# What is meant with a $\sigma$-finite measure $\mu$ can be replaced by finite measure in the sense that $d \bar {\mu}=w d \mu$?

I don't understand the following. Before proving the Radon-Nikodym theorm, Rudin proves a lemma that say that $\mu$ is a $\sigma$-finite measure on a $\sigma$-algebra, then there is a function $w \in L ^1(\mu)$ such that $0<w<1$.

Then he says that the point with this is that a $\sigma$-finite measure $\mu$ can be replaced by finite measure in the sense that $d \bar {\mu}=w d \mu$?

I believe what is meant with $d \bar {\mu}=w d \mu$ is that for any integrable function $f$, we have that $\int fd \bar {\mu}=\int (fw) d \mu$?

What is the significans of integrating with respect to a finite measure, and how does the fact that $0<g<1$ relate to the fact that $\bar {\mu }$ gives a finite measure?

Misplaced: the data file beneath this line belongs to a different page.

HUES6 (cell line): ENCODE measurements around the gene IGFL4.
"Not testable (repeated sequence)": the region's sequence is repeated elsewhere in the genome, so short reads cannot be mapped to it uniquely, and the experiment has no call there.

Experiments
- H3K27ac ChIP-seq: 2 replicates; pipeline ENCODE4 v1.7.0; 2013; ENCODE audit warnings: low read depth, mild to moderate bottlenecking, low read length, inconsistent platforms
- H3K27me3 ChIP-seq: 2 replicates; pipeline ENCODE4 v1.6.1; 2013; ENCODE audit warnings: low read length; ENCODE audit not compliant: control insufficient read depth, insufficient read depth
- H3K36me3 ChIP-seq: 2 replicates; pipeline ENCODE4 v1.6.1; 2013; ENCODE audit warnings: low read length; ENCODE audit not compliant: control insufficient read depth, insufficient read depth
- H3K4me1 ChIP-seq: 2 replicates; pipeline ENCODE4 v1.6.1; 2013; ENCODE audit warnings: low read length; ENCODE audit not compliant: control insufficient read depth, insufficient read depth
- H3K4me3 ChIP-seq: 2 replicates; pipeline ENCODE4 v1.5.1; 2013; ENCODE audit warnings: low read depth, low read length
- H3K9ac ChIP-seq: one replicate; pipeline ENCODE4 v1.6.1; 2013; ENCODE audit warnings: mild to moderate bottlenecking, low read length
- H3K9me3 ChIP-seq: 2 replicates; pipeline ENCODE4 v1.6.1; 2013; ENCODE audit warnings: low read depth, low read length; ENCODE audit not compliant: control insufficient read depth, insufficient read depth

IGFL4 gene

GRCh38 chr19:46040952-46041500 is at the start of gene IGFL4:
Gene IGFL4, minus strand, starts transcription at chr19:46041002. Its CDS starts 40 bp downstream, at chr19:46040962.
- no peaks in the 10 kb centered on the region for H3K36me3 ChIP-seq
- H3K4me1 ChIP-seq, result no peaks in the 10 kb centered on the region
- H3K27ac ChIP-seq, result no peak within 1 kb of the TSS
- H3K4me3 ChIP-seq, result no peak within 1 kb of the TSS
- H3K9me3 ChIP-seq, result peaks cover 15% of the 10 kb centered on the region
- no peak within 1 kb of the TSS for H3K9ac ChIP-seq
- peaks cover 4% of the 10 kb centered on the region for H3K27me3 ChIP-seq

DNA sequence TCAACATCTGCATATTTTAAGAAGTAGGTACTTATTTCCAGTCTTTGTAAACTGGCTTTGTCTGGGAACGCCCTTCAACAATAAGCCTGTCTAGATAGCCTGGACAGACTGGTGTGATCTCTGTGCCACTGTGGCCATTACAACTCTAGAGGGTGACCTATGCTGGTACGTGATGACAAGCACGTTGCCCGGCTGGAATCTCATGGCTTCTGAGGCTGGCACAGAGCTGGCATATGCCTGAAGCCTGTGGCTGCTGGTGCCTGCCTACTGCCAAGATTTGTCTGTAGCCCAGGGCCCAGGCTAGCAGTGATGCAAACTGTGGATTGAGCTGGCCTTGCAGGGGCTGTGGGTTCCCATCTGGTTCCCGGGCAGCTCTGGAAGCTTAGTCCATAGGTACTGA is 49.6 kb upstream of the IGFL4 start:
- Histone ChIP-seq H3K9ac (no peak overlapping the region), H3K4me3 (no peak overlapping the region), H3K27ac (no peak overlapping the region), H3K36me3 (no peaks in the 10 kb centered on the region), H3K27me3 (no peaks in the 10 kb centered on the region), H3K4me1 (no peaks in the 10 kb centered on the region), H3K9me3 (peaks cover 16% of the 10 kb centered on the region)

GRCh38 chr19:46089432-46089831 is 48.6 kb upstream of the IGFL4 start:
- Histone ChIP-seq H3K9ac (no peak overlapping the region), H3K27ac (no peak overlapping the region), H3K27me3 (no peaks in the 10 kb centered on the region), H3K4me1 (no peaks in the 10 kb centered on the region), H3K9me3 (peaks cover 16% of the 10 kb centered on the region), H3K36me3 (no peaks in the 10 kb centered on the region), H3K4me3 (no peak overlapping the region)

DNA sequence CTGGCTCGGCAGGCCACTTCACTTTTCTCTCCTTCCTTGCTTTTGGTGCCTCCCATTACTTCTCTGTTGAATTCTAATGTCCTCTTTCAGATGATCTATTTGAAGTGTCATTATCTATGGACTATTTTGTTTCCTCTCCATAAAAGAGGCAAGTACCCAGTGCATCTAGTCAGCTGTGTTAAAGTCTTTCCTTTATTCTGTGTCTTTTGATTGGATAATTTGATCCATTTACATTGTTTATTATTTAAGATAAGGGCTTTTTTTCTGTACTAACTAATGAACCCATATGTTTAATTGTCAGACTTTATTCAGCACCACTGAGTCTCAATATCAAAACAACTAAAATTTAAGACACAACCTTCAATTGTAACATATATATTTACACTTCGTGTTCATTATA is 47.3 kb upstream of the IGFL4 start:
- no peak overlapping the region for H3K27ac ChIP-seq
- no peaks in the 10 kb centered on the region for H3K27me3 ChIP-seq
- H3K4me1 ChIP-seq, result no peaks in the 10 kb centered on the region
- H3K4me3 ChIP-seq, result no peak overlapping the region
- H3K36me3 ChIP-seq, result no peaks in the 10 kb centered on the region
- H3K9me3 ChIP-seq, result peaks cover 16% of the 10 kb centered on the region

The fact that $\bar{\mu}$ is a finite measure comes from integrability of $w$ with respect to $\mu$.
The point of the statement is to reduce the proof of Radon-Nikodym theorem to the case of finite measures. The fact that $w$ is positive allows us to do the reduction to the finite case of both involved measures.
• Am I correct that you mean that if we let $f$ be the constant function equal to 1, then $\bar {\mu } (X)=\int f d\bar {\mu } )=\int (fg)d \mu< \infty$, since $fg)=g$ and $g$ is integrable (assuming $g \ge 0$)? – Alexander Oct 4 '14 at 21:32
• Yes.${}{}{}{}{}$ – Davide Giraudo Oct 4 '14 at 21:43